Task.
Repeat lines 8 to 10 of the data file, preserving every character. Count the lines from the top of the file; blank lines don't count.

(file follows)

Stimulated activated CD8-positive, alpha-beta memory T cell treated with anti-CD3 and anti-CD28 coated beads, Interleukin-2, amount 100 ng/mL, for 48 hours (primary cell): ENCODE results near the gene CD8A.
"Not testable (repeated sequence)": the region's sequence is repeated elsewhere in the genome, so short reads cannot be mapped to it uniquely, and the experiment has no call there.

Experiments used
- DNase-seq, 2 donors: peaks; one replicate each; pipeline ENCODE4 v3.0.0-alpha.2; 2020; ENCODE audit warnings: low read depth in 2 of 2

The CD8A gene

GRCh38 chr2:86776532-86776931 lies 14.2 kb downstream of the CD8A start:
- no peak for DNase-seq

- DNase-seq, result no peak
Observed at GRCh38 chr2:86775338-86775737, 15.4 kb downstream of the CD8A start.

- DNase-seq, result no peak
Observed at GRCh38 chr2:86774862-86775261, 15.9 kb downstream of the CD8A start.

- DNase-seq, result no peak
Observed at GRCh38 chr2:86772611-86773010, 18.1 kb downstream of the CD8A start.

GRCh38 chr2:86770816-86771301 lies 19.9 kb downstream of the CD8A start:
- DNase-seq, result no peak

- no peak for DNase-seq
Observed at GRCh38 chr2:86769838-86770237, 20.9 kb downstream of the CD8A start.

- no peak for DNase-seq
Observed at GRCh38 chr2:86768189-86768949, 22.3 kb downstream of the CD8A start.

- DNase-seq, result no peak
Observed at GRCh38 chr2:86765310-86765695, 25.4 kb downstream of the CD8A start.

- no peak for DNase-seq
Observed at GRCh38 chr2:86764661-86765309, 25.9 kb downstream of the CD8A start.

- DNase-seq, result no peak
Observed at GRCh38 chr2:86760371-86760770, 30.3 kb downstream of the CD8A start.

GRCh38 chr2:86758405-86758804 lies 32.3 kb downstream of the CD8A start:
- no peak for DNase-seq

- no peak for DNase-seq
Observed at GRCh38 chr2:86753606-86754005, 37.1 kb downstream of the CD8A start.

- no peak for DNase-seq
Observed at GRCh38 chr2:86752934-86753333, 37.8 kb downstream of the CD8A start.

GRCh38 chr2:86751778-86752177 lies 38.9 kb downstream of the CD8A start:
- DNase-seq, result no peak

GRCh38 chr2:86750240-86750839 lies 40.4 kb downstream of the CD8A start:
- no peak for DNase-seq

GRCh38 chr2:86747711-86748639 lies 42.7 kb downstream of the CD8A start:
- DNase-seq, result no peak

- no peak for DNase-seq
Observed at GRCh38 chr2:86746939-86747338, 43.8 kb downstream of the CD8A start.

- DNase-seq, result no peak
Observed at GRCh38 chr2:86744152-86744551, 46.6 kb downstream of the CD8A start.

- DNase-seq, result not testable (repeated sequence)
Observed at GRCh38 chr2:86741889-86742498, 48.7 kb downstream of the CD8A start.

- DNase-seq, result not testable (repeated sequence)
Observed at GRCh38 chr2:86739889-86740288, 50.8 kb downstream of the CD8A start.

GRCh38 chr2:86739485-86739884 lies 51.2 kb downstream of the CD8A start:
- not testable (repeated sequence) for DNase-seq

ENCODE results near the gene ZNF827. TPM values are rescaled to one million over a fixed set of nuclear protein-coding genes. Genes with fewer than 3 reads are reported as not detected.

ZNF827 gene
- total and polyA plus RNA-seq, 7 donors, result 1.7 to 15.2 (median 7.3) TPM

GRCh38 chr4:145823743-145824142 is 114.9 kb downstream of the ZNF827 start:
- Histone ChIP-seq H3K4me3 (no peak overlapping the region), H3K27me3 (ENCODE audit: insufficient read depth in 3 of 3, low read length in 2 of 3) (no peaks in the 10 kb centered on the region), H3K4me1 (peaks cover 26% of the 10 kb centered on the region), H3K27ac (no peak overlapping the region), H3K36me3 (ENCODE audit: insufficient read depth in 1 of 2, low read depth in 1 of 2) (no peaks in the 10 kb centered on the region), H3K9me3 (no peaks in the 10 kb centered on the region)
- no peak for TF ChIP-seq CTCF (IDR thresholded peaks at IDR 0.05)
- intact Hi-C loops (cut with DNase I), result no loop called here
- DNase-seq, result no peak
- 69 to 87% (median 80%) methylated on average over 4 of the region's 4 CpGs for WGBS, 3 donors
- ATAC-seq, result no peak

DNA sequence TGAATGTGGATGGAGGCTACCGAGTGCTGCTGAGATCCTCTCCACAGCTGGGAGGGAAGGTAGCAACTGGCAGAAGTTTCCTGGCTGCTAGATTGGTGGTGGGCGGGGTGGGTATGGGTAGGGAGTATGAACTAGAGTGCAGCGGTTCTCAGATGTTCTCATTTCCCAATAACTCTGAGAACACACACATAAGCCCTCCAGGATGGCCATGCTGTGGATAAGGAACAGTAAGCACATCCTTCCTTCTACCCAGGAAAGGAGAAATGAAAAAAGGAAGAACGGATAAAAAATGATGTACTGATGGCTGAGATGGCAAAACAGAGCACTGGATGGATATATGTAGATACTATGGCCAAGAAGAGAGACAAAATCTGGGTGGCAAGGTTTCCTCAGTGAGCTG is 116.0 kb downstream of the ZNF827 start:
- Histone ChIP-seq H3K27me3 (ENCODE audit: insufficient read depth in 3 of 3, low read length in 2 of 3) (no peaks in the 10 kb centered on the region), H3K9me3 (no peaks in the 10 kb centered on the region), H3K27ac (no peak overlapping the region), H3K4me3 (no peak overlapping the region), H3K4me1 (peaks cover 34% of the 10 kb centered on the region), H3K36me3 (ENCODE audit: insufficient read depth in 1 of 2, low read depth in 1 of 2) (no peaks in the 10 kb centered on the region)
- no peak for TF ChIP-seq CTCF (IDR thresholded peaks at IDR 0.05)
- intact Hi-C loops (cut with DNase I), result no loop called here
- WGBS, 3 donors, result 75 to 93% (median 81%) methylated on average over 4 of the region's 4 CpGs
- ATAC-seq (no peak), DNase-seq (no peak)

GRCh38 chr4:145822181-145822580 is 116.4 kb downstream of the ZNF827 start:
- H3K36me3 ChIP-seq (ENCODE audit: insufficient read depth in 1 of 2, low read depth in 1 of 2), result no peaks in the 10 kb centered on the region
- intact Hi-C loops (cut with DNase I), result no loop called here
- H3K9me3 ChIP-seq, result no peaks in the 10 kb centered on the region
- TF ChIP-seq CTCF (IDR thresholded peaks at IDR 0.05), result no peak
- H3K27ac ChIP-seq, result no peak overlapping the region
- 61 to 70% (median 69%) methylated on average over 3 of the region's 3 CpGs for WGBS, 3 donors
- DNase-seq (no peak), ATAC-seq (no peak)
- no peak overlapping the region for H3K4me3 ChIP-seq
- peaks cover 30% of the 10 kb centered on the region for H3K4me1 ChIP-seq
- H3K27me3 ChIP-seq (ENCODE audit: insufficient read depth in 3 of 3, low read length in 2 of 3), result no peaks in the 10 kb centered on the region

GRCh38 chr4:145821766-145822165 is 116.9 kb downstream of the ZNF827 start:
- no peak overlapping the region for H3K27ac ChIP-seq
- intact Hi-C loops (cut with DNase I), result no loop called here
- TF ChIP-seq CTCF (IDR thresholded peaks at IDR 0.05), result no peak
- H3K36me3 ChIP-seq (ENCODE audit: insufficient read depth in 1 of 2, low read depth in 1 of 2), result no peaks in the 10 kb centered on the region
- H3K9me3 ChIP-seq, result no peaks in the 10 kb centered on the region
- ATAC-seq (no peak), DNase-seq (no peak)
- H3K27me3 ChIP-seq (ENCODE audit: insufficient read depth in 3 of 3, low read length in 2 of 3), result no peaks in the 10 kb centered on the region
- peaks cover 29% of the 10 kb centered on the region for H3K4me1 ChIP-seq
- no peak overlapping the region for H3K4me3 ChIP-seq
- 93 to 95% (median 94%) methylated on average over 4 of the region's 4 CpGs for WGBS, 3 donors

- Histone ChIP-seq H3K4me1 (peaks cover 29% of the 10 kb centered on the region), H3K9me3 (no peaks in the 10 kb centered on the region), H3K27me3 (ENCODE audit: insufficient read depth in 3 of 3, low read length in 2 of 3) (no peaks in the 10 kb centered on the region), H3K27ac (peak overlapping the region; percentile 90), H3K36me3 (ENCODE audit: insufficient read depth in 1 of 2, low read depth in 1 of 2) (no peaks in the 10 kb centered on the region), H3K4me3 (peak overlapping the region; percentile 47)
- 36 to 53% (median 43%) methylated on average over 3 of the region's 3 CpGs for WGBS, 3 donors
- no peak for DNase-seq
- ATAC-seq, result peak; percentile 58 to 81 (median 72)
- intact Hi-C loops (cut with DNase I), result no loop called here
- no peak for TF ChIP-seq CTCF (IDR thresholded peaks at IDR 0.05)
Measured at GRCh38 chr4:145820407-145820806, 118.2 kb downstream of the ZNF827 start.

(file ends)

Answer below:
- DNase-seq, result no peak
Observed at GRCh38 chr2:86775338-86775737, 15.4 kb downstream of the CD8A start.

- DNase-seq, result no peak